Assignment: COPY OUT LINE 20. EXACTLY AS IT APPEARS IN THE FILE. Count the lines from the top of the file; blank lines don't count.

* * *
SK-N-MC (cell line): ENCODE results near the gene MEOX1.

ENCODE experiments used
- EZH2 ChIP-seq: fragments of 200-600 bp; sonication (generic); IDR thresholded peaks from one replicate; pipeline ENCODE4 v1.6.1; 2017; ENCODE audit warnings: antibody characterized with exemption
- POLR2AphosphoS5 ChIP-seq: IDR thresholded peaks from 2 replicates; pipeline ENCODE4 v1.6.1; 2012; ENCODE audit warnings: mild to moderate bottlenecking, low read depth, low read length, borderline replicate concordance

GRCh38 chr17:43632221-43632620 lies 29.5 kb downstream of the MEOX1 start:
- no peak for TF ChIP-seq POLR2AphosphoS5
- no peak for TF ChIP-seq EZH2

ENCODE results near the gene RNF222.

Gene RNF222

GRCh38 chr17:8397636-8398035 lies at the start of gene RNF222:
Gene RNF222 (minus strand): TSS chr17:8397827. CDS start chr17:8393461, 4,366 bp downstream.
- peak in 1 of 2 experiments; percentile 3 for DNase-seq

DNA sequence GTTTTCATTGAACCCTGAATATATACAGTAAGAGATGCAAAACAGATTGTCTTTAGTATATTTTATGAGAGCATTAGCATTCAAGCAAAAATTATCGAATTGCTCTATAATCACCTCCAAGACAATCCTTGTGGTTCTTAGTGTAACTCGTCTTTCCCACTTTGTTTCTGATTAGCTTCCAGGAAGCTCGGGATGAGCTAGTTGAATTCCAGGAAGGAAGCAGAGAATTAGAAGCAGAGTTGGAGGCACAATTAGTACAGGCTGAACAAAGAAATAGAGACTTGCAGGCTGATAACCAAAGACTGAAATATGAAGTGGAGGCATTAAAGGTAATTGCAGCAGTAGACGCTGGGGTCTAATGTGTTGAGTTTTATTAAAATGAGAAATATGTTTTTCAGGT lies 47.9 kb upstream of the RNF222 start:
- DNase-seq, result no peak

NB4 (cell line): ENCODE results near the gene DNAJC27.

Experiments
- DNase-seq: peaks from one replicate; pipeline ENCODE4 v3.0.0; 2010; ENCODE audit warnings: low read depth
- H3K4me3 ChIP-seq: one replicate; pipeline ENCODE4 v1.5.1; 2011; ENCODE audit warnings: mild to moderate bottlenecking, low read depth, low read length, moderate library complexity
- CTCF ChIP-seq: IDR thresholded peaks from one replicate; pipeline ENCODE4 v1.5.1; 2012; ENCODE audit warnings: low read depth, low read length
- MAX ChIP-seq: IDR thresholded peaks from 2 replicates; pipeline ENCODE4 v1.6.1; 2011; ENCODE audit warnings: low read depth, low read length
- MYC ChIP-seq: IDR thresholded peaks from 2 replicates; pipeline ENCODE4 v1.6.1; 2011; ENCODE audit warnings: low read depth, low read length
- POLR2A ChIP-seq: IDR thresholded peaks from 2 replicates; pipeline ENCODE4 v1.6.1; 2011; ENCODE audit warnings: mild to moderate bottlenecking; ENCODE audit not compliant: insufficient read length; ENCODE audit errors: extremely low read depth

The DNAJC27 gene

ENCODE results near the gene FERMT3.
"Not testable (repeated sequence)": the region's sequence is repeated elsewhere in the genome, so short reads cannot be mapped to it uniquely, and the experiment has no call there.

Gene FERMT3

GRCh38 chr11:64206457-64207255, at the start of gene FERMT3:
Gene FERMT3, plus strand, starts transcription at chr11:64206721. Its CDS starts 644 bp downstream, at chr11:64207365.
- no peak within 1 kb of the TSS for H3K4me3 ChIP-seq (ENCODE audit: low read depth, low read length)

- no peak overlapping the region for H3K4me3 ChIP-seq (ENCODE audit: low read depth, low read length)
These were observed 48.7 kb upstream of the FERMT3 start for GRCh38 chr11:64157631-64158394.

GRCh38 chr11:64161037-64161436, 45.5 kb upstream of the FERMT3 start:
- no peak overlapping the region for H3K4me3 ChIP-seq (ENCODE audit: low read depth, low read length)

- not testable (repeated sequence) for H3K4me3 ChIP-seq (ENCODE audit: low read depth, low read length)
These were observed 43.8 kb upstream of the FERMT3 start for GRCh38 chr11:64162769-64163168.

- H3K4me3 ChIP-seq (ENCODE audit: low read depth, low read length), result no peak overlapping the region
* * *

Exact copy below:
- MAX ChIP-seq: IDR thresholded peaks from 2 replicates; pipeline ENCODE4 v1.6.1; 2011; ENCODE audit warnings: low read depth, low read length